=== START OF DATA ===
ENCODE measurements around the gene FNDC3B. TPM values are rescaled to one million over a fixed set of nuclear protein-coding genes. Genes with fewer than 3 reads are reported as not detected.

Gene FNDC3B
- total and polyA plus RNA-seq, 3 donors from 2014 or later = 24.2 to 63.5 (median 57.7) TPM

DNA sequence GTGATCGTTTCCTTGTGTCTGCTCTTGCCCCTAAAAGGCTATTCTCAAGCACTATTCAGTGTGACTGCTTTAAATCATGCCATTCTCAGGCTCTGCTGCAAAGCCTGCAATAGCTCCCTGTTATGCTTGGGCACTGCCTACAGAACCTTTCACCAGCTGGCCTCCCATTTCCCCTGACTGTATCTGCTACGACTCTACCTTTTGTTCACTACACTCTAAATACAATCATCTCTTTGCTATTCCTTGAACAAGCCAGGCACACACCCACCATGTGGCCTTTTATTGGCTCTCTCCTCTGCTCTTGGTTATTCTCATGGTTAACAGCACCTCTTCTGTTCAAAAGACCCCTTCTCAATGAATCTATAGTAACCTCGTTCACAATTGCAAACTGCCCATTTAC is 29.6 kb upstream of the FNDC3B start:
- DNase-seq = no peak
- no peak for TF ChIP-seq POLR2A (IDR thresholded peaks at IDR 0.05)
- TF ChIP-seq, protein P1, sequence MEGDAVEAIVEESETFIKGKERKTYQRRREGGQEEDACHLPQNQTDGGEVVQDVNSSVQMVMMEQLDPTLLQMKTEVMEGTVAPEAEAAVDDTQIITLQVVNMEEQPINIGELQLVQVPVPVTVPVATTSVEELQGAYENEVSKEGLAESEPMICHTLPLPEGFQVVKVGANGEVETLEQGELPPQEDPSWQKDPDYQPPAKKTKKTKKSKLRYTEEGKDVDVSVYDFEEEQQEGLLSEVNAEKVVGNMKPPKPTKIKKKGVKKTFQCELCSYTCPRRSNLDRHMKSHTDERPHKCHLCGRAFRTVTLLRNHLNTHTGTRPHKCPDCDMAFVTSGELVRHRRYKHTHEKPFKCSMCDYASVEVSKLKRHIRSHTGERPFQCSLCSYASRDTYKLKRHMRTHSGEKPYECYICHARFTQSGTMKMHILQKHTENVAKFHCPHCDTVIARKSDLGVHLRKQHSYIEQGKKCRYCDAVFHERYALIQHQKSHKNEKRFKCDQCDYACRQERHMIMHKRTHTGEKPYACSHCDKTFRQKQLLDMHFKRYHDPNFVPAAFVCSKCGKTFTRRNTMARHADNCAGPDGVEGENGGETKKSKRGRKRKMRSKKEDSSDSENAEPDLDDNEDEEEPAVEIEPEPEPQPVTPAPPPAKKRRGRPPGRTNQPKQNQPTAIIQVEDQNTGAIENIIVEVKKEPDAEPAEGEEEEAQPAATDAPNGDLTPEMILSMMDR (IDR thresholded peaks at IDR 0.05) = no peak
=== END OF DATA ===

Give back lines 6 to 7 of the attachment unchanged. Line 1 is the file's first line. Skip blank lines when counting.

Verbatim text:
- no peak for TF ChIP-seq POLR2A (IDR thresholded peaks at IDR 0.05)
- TF ChIP-seq, protein P1, sequence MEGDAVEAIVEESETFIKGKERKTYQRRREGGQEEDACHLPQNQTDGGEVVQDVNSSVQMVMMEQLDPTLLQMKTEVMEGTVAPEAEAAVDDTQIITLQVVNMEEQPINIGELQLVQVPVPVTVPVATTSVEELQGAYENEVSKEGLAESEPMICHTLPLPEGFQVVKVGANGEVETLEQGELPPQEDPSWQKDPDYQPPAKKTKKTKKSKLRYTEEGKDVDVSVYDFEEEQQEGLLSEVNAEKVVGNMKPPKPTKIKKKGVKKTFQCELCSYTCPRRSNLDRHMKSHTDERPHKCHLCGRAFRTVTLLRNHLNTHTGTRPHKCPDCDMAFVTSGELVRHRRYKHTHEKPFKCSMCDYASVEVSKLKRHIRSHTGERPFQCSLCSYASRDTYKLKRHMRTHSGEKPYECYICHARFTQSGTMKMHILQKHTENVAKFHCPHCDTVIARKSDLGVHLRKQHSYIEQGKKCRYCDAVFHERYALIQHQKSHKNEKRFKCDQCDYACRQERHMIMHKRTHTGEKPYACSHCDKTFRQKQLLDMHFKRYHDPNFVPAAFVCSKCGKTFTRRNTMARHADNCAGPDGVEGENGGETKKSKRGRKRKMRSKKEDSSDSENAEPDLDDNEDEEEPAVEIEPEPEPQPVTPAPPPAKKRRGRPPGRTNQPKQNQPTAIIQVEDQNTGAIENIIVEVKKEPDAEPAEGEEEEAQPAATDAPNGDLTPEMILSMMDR (IDR thresholded peaks at IDR 0.05) = no peak